- 2 cups juice of naranja agria (Also known as Seville or sour orange. Substitute: 2 parts lime juice, 1 part each orange juice and grapefruit juice)
- 24 whole allspice berries
- 8 Tbsp whole, fresh Mexican oregano leaves or 4 Tbs. ground dried Mexican oregano
- 2 tsp cumin seed
- 2 tsp coriander seed
- 2 Tbsp whole black peppercorns
- 40 cloves garlic, 1/2 peeled and roasted over an open flame, the rest left as is (TFD change – original recipe was all roasted) (TFD Note: Asian supermarkets frequently sell already peeled garlic cloves in bulk – these will make your life much easier)
- 4 Tbsp Maggi Seasoning (TFD change – original recipe used coarse sea salt)
- 1 tsp freshly-grated nutmeg (TFD addition)
- 1/2 tsp freshly-ground cloves (TFD addition)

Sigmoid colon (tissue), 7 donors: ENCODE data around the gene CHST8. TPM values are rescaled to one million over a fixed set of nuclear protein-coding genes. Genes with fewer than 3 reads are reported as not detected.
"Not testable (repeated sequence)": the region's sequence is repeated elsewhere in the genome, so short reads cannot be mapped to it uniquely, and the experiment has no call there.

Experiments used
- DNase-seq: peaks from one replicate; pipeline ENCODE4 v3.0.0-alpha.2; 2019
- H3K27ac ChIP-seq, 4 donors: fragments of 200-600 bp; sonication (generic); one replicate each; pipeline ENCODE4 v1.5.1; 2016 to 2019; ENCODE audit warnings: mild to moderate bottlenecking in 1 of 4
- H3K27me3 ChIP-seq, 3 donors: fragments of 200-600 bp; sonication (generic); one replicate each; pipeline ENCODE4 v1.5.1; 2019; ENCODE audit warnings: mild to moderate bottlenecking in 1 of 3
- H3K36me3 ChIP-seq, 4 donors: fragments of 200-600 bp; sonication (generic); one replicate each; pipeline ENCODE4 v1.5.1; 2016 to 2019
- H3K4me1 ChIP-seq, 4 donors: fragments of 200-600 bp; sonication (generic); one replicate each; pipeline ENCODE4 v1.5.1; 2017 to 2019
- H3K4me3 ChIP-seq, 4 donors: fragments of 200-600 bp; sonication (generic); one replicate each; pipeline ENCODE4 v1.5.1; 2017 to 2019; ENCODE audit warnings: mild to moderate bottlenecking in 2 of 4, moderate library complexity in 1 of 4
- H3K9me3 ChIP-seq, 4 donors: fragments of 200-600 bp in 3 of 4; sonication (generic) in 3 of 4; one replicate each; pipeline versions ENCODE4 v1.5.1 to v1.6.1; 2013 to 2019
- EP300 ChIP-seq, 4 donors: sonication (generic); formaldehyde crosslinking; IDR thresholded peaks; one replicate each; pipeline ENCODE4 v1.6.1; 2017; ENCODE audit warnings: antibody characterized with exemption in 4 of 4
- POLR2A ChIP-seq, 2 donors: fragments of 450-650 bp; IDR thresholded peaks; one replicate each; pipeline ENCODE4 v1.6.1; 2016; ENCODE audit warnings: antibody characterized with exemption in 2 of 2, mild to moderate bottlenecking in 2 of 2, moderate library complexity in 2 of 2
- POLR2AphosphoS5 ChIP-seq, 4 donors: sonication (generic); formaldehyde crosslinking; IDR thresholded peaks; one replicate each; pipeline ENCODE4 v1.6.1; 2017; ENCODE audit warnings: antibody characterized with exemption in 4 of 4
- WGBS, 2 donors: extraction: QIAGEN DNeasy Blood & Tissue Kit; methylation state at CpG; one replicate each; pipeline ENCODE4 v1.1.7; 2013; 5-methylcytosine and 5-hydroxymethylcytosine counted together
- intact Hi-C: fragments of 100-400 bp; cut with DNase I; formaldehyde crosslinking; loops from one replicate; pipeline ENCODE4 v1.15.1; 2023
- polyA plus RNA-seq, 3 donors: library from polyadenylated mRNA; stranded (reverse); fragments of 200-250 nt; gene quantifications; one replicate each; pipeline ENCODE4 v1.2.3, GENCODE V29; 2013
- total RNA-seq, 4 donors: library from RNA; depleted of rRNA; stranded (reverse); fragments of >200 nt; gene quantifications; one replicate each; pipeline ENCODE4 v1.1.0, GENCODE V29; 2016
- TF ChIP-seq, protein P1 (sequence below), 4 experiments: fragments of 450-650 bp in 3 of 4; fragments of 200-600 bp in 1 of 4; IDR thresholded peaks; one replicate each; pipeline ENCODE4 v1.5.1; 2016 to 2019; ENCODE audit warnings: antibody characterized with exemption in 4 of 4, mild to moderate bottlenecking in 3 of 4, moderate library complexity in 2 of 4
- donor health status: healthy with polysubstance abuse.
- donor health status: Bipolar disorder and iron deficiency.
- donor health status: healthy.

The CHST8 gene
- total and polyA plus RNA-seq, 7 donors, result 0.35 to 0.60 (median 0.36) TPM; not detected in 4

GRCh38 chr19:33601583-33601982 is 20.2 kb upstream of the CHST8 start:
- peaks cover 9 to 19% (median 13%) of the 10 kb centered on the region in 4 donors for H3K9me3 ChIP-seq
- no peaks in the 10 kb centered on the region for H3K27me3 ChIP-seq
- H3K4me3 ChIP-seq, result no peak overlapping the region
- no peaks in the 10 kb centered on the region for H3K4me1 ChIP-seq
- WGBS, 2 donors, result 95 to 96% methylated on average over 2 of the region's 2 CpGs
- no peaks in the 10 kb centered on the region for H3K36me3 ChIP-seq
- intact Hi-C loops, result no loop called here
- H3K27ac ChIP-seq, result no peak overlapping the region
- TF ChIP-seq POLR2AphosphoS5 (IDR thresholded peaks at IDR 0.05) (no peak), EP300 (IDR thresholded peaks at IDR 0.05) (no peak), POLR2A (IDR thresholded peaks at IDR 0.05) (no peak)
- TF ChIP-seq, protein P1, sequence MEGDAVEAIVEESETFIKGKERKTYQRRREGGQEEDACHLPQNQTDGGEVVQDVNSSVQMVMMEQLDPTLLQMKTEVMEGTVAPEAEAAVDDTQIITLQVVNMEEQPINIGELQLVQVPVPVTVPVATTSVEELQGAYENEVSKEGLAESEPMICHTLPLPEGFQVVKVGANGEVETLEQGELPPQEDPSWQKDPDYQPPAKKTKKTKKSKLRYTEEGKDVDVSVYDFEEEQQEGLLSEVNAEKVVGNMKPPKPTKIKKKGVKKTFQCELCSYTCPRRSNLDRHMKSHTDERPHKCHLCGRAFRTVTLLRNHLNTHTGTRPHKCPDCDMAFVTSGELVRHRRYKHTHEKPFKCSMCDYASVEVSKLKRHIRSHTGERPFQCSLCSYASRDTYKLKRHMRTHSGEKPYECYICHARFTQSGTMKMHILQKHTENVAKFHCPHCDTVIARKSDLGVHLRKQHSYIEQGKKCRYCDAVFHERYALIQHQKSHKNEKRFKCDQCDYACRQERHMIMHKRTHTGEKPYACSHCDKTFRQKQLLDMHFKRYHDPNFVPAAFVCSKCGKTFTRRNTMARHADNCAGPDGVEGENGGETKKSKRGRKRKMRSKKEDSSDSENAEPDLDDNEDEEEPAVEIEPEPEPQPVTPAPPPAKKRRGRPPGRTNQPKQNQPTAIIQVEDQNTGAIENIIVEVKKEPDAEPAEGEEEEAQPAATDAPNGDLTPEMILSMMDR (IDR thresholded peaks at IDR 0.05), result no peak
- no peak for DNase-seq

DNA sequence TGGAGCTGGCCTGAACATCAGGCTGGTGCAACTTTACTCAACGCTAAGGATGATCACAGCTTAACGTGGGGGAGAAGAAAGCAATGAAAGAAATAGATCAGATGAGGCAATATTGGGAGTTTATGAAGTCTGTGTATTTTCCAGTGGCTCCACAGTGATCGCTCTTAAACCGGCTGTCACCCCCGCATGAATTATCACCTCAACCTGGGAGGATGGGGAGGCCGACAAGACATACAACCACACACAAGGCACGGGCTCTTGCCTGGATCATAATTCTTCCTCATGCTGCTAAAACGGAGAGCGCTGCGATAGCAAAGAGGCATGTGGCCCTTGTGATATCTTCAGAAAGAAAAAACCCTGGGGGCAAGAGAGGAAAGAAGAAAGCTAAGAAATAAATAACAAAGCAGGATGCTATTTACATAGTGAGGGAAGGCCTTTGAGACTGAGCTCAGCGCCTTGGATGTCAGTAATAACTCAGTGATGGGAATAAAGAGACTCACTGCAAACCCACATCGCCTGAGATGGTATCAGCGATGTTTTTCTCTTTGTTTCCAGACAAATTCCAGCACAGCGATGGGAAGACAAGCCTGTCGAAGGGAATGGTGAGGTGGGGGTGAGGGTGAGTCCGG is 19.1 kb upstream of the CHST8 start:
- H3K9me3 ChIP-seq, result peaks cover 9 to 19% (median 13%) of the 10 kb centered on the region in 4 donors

- 1 cup juice of naranja agria
- Pickled red onions:
- 2 medium to large red onions, sliced into thin rings
- 1 cup pineapple vinegar (if unavailable, use white vinegar)
- 1 generous teaspoon dry oregano (Mexican if possible)
- 1 teaspoon salt
- 2 garlic cloves, thinly sliced
- Roasted habanero salsa:
- 8 medium (about 3 ounces total) fresh habanero chiles
- 2 large garlic cloves, unpeeled
- 2 tablespoons fresh lime juice
- Corn tortillas
- Prepare the pit:
- The day before, find a flat area in your backyard that’s not too near your neighbors with no low hanging tree branches.
- Measure and stake out an area that is about 8 inches larger all around than the pan you are planning to use, and about 8 inches deeper. For this recipe, the roasting pan I use is a heavy gauge aluminum roaster that measures about 21 x 17 1/2 x 7 inches; it’s made by Vollrath and can be purchased at most restaurant supply companies.